Restrictive cardiomyopathy, also known as fibroplastic parietal endocarditis with blood eosinophilia, is associated with impaired relaxation and diastolic filling of the heart.
- Eosinophils infiltrate the endomyocardium in an abnormal infiltration, causing tissue damage from degranulation that ultimately results in fibrosis.
- In other words, since the severity of initial eosinophilia directly correlates with the severity of acute myocarditis, patients with low to moderate levels of eosinophilia may only experience low-grade endomyocarditis that is not always clinically evident. However, this inflammation eventually still results in progressive fibrosis.
- The patient is only diagnosed with fibrosis after developing symptoms. At this point, there are few options for management, and typically only two options left: Heart failure medications and Surgical intervention.
- Due to mitral regurgitation, Loeffler endocarditis patients typically require mitral valve replacement.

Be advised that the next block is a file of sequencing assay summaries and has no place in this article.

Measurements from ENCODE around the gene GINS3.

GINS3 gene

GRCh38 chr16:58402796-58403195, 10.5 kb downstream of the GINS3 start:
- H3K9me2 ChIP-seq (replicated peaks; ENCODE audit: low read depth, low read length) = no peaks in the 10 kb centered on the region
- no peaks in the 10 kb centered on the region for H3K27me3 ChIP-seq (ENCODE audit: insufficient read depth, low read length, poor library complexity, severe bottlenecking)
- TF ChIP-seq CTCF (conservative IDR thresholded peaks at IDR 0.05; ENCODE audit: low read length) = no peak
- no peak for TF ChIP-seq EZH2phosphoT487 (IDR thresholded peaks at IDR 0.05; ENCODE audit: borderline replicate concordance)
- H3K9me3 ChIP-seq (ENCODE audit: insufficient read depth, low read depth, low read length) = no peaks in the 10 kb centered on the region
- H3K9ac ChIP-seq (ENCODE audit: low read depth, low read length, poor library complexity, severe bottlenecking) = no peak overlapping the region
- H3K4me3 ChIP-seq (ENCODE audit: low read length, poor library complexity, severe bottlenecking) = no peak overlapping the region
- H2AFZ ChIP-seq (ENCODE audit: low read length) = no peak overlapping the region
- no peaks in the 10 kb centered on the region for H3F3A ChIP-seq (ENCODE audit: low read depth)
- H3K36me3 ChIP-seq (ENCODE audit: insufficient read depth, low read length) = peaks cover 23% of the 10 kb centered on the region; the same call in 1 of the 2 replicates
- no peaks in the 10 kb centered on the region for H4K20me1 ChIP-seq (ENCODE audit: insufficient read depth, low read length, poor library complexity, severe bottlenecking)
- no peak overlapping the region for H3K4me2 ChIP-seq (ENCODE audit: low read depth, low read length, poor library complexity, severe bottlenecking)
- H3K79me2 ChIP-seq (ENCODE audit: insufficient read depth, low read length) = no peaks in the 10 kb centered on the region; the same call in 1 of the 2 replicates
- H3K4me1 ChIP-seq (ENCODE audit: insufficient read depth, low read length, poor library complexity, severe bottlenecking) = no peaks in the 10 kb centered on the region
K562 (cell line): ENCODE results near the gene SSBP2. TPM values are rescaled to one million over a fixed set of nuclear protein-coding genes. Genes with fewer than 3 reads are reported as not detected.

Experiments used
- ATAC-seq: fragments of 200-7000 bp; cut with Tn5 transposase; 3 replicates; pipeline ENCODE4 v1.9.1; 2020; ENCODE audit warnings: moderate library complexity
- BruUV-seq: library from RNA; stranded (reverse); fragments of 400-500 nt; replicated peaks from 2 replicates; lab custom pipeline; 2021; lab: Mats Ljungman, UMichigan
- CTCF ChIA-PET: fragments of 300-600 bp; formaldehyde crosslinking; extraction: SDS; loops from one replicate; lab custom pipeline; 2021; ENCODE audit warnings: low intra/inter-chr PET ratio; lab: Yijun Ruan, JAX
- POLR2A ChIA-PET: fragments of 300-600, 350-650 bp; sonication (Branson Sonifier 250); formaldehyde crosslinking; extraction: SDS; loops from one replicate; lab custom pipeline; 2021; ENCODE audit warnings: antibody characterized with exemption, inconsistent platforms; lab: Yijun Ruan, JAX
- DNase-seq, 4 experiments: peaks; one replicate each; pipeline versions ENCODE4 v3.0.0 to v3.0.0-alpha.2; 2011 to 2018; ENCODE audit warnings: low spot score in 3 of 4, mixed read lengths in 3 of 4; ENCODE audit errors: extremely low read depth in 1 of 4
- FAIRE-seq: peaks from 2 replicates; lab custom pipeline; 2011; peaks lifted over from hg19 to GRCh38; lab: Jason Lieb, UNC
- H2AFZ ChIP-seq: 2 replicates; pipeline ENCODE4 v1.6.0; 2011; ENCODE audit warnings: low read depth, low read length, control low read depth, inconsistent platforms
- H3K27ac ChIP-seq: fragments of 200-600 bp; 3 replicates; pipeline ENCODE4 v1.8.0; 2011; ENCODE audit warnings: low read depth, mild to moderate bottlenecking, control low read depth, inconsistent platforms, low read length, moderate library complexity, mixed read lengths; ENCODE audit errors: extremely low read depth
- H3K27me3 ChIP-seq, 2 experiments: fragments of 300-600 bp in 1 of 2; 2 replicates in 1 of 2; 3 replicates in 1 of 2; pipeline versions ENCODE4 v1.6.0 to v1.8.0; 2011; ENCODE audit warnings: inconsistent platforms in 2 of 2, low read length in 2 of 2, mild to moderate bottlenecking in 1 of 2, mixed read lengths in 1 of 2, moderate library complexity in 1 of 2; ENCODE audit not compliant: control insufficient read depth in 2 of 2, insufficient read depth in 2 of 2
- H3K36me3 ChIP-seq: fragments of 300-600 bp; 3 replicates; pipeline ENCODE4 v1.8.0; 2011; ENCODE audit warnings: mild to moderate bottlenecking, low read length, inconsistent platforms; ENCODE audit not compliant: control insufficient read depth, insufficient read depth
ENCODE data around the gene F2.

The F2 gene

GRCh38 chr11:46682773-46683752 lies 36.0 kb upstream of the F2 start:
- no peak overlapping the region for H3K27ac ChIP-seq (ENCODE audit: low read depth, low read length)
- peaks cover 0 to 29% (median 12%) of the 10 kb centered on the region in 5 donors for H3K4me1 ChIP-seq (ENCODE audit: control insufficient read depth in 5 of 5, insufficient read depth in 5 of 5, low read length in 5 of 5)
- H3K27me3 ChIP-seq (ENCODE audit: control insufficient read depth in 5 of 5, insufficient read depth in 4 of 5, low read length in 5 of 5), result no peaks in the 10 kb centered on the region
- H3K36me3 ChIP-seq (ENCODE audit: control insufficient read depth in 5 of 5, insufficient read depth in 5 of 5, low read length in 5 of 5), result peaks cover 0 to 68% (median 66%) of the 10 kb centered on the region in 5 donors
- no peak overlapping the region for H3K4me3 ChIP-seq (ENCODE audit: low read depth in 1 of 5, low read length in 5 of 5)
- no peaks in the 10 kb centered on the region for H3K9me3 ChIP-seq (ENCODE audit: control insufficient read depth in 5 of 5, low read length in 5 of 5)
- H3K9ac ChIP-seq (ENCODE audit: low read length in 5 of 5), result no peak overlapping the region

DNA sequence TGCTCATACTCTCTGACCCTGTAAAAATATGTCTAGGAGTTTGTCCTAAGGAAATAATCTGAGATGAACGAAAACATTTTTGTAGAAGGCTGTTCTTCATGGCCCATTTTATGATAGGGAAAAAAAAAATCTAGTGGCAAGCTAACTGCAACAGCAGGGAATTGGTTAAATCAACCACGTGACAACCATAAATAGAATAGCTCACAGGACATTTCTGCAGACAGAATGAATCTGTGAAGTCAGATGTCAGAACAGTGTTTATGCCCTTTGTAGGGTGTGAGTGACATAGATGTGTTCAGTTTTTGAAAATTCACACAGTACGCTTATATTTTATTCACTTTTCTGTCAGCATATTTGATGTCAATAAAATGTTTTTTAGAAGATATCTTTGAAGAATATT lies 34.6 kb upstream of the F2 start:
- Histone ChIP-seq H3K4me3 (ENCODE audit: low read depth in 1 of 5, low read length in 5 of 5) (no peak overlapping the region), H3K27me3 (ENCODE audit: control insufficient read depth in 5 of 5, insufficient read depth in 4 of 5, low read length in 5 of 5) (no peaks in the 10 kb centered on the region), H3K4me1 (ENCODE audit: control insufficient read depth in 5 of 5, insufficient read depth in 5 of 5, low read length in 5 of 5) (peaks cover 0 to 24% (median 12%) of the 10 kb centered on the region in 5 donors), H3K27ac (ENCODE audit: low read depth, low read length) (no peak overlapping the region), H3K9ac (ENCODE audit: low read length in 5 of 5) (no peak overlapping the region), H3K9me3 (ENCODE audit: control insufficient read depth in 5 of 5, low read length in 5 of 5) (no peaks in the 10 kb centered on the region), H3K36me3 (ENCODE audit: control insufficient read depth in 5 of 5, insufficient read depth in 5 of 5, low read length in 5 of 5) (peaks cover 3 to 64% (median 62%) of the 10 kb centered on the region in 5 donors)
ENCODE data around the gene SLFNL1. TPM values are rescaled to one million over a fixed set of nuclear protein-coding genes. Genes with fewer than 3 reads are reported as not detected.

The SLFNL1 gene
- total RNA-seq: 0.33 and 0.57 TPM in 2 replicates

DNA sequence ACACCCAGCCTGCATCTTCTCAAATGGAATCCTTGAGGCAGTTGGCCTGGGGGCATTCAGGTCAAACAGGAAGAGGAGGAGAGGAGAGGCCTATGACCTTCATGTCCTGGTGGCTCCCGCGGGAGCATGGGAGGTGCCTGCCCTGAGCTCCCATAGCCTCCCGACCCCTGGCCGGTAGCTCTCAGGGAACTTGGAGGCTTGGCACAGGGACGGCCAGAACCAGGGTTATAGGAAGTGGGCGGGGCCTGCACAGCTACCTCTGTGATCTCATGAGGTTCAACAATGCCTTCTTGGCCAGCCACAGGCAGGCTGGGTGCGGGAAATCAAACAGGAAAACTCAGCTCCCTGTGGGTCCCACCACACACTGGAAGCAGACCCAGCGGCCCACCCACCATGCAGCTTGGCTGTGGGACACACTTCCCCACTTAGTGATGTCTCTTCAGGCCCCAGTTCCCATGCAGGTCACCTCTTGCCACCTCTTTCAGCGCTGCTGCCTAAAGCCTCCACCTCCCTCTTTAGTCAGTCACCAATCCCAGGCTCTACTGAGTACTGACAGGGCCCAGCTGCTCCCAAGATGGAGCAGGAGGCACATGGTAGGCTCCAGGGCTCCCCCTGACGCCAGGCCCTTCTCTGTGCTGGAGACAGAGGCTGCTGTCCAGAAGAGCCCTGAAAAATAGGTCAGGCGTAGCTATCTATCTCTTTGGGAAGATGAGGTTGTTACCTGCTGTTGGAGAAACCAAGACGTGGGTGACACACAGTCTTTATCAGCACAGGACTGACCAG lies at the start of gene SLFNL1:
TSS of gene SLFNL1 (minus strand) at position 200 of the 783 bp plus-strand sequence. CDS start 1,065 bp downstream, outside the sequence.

- A biological valve is preferred over a mechanical valve due to the high incidence of mechanical valve thrombosis. The mitral valve may be switched with a mechanical or biological prosthetic valve.
- Since Loeffler endocarditis can be fatal, it must be diagnosed and treated immediately.
- Individuals with a history of hypereosinophilia should be closely watched for the onset of thrombosis and fibrotic, restrictive cardiomyopathy.
- Surgical intervention may be necessary to stop morbidity and mortality if the disease is discovered later in the disease process and fibrotic disease has already begun to develop.
- Treatment with steroids and cytotoxic drugs can be helpful if the disease is discovered early.
Common cold,Asthma,Rhinitis,Urticarial, or other allergic disorder, Chest palpitations,Dizziness,Light headedness,Fainting
Poor heart contractility,Irregular pulse and heart rate,Asthma,Rhinitis,Urticarial
Diuretics,Digoxin,Angiotensin-converting enzyme (ACE) inhibitor angiotensin II receptor blockers,Beta-adrenergic blockers,Aldosterone antagonists